Being able to follow a moving toy is one of the many exciting milestones your baby is going to achieve in their first year of life.

If you’d like to learn which milestones you can be expecting your little one to hit and when to expect them, make sure you click here to download the free developmental milestones checklist which will show you what to expect at each age in your baby’s first 12 months of life.

Use Developmentally Beneficial Carrying Techniques

The next activity you can do with your little one is carry them in a way that encourages them to lift their head and turn their head.

There are lots of different techniques that you can use to carry a newborn which firstly gives them the opportunity to lift their head as well as turn it to the left or right to see what’s happening in the world.

These include:

Encouraging Your Baby to Lift Their Head While You Carry Them

If you carry your baby in an upright position with their arms up, just above shoulder height, this will give them a little bit of head support, but they will still have to engage their muscles to lift their head against gravity.

It’s a very simple way to get some of the benefits of tummy time throughout the day as you go through your usual routine.

Emma holding a baby over her shoulder with baby's arms raised slightly

Use The Football Hold

Many babies love the football hold for some tummy time fun!

To do the football hold, hold your baby with one arm between their legs and your hand on their tummy, and the other hand down across the front of their shoulder and hand resting on their chest.

You can then adjust the angle they are on to make it more or less difficult depending on what your baby is comfortable with. The more upright you hold them, the easier this is for your baby.

Using the football hold, where they will need to lift their head to look at the world that’s around them.

emma hubbard holding a baby using the football hold as a tummy time alternative

Use a Baby Carrier

Carriers or baby wraps are great if your baby hates tummy time because when they’re in them they are required to lift their head against gravity. With so many interesting things to look at they’ll also turn their head their head left or the right to look around, and also move their head to get comfortable.

man with a baby on his chest in a baby carrier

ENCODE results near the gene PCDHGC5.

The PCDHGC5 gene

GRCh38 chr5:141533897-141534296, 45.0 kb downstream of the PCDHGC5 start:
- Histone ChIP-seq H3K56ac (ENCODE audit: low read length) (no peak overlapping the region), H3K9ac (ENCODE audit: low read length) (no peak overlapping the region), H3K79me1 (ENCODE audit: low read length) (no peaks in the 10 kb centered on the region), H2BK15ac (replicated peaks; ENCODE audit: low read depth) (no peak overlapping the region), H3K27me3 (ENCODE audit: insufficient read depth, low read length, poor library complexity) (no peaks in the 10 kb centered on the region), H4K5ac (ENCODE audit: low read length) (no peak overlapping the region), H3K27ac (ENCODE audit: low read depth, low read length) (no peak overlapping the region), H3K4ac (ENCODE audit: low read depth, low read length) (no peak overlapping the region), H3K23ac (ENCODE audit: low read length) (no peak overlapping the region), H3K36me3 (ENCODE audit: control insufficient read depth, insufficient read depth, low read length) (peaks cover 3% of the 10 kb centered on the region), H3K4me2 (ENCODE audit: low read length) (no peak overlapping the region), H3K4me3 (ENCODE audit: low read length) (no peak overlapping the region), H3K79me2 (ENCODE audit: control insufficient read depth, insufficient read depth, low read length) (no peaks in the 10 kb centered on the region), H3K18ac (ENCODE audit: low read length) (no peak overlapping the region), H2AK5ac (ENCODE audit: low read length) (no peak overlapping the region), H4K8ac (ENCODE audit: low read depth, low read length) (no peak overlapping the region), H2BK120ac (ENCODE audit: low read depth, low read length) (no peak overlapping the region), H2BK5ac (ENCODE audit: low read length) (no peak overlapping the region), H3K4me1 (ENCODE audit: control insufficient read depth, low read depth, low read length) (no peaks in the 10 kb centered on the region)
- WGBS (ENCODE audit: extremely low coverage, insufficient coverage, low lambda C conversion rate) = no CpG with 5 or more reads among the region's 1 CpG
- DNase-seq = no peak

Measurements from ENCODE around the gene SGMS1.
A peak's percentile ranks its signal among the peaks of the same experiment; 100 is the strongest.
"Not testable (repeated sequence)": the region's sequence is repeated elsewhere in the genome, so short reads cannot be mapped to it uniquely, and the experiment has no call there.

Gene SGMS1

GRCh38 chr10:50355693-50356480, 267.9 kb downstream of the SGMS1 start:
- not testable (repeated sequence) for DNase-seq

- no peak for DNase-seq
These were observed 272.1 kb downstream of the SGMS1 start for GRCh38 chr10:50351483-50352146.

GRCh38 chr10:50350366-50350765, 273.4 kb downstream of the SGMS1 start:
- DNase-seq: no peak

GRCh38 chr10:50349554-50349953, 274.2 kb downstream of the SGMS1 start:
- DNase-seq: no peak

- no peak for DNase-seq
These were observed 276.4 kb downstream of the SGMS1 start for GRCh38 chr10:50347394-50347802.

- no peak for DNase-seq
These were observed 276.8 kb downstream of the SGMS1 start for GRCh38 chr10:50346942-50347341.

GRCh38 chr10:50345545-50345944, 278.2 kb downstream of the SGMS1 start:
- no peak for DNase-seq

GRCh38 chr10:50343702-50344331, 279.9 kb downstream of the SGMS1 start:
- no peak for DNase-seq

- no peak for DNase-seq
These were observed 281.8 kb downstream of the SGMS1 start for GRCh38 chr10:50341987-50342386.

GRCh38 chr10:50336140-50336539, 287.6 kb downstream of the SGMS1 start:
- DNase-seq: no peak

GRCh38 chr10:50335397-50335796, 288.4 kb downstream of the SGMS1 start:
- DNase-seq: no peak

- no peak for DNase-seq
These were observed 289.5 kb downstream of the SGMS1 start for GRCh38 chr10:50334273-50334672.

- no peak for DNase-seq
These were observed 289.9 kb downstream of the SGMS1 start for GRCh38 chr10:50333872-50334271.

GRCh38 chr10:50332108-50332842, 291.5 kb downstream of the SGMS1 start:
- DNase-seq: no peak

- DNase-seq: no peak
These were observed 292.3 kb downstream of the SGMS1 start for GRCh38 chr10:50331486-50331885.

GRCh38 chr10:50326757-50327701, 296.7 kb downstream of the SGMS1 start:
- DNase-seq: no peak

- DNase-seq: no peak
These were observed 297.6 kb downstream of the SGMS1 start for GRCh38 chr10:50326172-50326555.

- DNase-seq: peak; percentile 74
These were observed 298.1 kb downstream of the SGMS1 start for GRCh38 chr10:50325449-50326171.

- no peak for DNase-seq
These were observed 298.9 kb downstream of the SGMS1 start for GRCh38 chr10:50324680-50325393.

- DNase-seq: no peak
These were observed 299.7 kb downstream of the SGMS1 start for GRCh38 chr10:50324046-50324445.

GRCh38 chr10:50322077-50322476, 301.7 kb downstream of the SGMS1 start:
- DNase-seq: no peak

Hold Your Baby Facing Outwards

On the topic of carrying your baby, another thing you can do is hold them so that they are facing outwards rather than with your baby’s chest against your chest or your shoulder.

When you do this, be sure to provide support around their rib cage, and place your other hand underneath their legs. This will ensure that you are providing whole body support, while your baby will have to hold their head upright using their upper body muscles, and also activate those muscles to turn their head to look around.

Emma holding an infant in front against her chest with the child facing forwards

Progressing to Tummy Time

When you gain the confidence to try tummy time with your little one again, instead of placing them straight onto their tummy in tummy time, you can make it easier by rolling them onto their tummy. This activates that neck-tightening reflex so that when they roll onto their side, they’ll switch their neck muscles on to keep their head in line with their body.

For example:

To roll your baby from their back through their left side onto their tummy, use one hand and grab their left leg and gently straighten it.

Then with your other hand, place it on their right thigh or their right hip. Then gently roll the right leg over the top of their body so that they come onto their tummy. Once they’re on their tummy you’ll then just need to reposition their arm to make sure that it’s no longer stuck underneath their body.

To learn more about tummy time with a newborn and the positions to use, click here to read our guide to newborn tummy time.

Emma Hubbard

Emma Hubbard

Emma Hubbard is a Pediatric Occupational Therapist with over 12 years of clinical experience. She received her Bachelor's Degree in Occupational Therapy from the University of Newcastle. Emma is the founder of Brightest Beginning & writes about all things child development, sleep, feeding, toilet training and more.